Their nursing licenses may be investigated, and if found negligent, the licenses may be suspended, revoked or be placed under restrictions or sanctions.
The national hospital accrediting body, the Joint Commission for Accreditation of Healthcare Organizations, JCAHO, will include the incident, investigation and subsequent actions to address the weaknesses in the policy and procedure in its routine survey to dtermine accreditation status.
But in the end, it boils down to nurses not taking shortcuts, nurses safeguarding patients, and nurses standing up for patients' rights in the face of poor work practices, poor working conditions and inadequate resources.
Tuesday, September 19, 2006
Asked about consuming alcohol within the last 30 days 6% of 6th graders said yes, as did 18% of 8th graders, 36% of 10th graders, and 56% of 12th graders.
These results are concerning and saddening. We discussed reasons that we ought to work to decrease the numbers of kids drinking and work to delay the start of drinking in these kids. That discussion was held because while it is “good” to do those things, we need something a bit more ‘concrete’ to “sell” efforts and programs. It pretty much boils down to the facts that if we can do those things we will save a few lives and we will decrease the risky behaviors associated with alcohol consumption (e.g. remembering that alcohol is the # 1 date rape drug). Alcohol does make you stupid.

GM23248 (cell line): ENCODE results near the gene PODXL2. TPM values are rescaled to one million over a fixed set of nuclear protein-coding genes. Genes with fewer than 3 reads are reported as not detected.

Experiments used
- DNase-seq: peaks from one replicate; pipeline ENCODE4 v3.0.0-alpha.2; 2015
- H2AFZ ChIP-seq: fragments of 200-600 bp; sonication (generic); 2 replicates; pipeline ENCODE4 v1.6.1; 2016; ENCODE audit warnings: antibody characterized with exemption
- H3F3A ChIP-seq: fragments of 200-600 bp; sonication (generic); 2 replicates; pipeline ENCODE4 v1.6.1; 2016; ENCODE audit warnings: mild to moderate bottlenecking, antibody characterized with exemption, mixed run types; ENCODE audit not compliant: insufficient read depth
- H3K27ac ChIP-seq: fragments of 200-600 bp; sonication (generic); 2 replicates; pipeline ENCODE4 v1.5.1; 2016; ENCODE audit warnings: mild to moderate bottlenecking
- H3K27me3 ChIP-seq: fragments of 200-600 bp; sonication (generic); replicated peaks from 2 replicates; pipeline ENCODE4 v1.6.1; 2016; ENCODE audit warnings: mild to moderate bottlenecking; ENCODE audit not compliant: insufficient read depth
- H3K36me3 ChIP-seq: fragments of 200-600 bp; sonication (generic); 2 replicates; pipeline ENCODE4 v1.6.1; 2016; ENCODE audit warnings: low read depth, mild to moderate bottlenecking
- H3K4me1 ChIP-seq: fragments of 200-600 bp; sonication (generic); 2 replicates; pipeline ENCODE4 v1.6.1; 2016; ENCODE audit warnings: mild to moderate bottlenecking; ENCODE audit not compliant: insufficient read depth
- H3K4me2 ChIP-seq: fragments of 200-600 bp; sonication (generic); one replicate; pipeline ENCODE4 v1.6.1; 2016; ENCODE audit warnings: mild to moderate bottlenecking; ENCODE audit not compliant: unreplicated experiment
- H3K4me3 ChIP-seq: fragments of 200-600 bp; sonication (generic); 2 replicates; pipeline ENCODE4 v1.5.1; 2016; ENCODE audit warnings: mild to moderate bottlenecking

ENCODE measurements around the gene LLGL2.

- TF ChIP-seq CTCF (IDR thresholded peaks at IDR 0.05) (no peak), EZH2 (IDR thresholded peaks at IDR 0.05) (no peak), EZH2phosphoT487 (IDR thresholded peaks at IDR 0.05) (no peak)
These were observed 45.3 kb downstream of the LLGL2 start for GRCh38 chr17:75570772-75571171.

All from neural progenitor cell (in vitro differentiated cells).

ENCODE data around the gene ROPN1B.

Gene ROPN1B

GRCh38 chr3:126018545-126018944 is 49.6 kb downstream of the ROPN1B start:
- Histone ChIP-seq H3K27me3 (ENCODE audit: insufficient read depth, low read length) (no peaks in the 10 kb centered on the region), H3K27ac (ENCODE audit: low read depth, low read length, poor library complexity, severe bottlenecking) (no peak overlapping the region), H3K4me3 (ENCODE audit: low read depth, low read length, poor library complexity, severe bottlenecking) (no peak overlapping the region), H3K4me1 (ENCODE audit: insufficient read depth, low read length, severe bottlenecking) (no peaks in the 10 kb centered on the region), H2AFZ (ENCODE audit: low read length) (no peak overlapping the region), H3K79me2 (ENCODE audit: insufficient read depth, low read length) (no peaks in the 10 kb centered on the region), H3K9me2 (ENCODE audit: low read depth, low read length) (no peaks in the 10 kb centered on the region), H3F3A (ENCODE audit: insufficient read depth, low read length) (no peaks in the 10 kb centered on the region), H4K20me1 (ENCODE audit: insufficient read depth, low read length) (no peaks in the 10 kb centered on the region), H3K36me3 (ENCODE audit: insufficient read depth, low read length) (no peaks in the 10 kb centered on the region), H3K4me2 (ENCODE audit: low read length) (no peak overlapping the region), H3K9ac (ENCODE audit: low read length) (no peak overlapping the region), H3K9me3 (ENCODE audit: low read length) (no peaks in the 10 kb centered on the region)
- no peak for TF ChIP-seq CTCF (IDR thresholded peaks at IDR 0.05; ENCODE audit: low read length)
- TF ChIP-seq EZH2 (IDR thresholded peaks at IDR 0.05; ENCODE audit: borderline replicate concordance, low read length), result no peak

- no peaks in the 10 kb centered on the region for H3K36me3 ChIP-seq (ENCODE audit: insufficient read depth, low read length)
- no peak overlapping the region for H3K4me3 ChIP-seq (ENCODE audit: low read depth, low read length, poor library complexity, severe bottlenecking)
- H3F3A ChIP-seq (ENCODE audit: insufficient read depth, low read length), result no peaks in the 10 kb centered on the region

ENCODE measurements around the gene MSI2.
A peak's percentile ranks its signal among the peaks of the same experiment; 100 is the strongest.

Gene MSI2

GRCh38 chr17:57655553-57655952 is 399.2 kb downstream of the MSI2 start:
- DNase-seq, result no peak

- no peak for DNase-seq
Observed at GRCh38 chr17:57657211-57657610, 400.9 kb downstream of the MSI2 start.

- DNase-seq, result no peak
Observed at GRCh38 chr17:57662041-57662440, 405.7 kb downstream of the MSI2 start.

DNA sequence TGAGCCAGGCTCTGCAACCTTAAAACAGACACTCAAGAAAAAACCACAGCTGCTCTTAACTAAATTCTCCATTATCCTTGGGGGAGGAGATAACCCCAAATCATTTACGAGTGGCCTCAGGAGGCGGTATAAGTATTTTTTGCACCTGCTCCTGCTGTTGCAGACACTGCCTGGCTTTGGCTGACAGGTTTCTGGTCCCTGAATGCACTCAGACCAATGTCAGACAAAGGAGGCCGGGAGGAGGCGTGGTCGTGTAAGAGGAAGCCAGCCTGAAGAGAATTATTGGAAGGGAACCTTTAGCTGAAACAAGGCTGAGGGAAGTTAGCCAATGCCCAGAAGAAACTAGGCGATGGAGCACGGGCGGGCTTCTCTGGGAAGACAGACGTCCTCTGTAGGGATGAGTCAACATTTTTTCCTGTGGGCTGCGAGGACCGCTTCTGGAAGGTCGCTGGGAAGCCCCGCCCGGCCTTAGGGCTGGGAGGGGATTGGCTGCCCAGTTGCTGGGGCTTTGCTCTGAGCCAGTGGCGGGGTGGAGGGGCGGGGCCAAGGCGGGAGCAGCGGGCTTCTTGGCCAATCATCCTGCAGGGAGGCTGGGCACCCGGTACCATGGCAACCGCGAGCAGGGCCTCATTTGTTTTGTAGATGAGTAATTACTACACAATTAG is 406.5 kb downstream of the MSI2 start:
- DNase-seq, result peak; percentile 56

How can we bring these numbers down? What programs work? That is the target of future work (and no “just say no” doesn’t work).
Monday, September 18, 2006
This case and its publicity should prompt system change, locally and nationally. The system failed at Vista East. This 49 y/o did not get the care and treatment she deserved, because the system failed. This is a quality of care issue. The quality of care Ms Vance received was sub-standard (to say the least). I’m not attempting to point fingers or get anyone charged or convicted of homicide (although by our definition this death is a homicide). I want the system (Vista’s and everywhere that it is wanting) and the quality improved. I think there should be outside oversight to ensure their system is changed and, once changed, that it is maintained (this oversight should occur everywhere there are these system, quality problems).
This is a social justice, a greater good issue. No one should have to die like Ms Vance did, feet from life-saving treatment. The quality of medical care must be improved. No more excuses about an overburdened system. Develop systems (quality) to ensure this never happens again.